Russia is set to resume its participation in the Ukraine grain export deal, the country’s defence ministry has confirmed.
Moscow pulled out of the UN-brokered agreement over the weekend following what it called a “terrorist attack” on its fleet of Black Sea ships in Crimea by Ukrainian forces.
The country said it could not guarantee the safety of civilian ships crossing the popular trade route following the incident, which Ukraine has not claimed responsibility for.
However, after receiving written guarantees from Kyiv that it will not use the Black Sea grain corridor for military operations against Russia, Vladimir Putin rowed back on the decision.
“The Russian Federation considers that the guarantees received at the moment appear sufficient, and resumes the implementation of the agreement,” the defence ministry said as it announced it would restart exports.
The deal enables the shipment of millions of tonnes of Ukrainian grain through blockaded ports, and aims to help avert famine in poorer countries.
Turkey confirmed the news, saying that Russia’s Defence Minister Sergei Shoigu had told his Turkish counterpart that operations would restart as of midday on Wednesday.
“The grain transports will continue as agreed before as of 12pm today,” Turkey’s President Tayyip Erdogan said.
How did the markets react?
Wheat prices tumbled 6% when news of the Russian change of heart reached financial markets.
It erased gains seen on Monday, when participants were able to first react to Saturday’s news that the Black Sea export deal was off.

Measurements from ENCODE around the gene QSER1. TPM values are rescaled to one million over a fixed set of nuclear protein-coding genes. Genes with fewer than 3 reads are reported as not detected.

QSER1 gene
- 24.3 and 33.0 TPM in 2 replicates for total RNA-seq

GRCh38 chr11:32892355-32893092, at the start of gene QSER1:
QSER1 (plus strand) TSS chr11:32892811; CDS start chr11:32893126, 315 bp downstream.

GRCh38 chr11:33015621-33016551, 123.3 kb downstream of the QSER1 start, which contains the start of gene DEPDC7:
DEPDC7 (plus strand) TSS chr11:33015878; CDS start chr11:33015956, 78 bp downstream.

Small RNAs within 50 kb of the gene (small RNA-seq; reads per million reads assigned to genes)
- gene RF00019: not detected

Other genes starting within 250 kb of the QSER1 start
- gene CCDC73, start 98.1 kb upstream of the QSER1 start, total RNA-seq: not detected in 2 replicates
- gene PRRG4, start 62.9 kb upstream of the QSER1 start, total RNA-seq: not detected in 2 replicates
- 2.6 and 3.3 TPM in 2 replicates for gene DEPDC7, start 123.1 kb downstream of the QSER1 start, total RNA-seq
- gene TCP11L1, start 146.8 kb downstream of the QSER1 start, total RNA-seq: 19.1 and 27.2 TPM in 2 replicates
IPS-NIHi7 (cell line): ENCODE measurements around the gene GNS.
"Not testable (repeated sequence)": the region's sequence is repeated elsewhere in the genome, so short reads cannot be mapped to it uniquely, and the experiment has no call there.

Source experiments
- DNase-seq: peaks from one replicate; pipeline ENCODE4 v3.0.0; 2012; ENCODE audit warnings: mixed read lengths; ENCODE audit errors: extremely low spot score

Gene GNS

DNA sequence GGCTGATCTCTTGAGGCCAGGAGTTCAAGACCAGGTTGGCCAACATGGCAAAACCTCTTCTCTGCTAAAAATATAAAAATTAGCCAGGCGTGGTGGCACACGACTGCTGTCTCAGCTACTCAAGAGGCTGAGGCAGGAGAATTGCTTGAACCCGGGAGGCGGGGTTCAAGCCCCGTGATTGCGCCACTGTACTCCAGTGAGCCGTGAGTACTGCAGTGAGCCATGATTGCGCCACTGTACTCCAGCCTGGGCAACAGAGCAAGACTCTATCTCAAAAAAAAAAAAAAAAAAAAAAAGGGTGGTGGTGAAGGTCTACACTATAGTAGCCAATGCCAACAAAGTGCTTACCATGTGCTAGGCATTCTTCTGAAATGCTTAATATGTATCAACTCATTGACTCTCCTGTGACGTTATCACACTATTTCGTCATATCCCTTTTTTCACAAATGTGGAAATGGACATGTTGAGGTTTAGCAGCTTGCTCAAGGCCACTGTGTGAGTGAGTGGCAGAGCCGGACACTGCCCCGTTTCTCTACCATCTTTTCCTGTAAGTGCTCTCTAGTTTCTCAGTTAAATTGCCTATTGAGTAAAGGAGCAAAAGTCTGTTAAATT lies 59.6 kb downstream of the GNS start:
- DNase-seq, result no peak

Other commodities, such as corn, also fell back in price.
The easing of costs is important as it removes some inflationary pressure that would have fed down supply chains had Moscow not relented.
Ukraine calls for ‘tough response’ from world leaders
Ships have continued to carry Ukrainian grain along the route, despite the suspension, but it was unlikely that this would have continued for much longer as insurance companies stopped issuing new contracts.
Ukraine’s President Volodymyr Zelenskyy has been calling for world leaders to respond firmly to any attempts by Russia to disrupt the export corridor.
The route across the Black Sea has been blocked since the beginning of Russia’s invasion.
As a result, food shortages across several countries have been exacerbated, with Ukraine being one of the world’s biggest grain suppliers.
“Russia must clearly be made aware that it will receive a tough response from the world to any steps to disrupt our food
exports,” Mr Zelenskyy said during his nightly address.
“At issue here, clearly, are the lives of tens of millions of people.”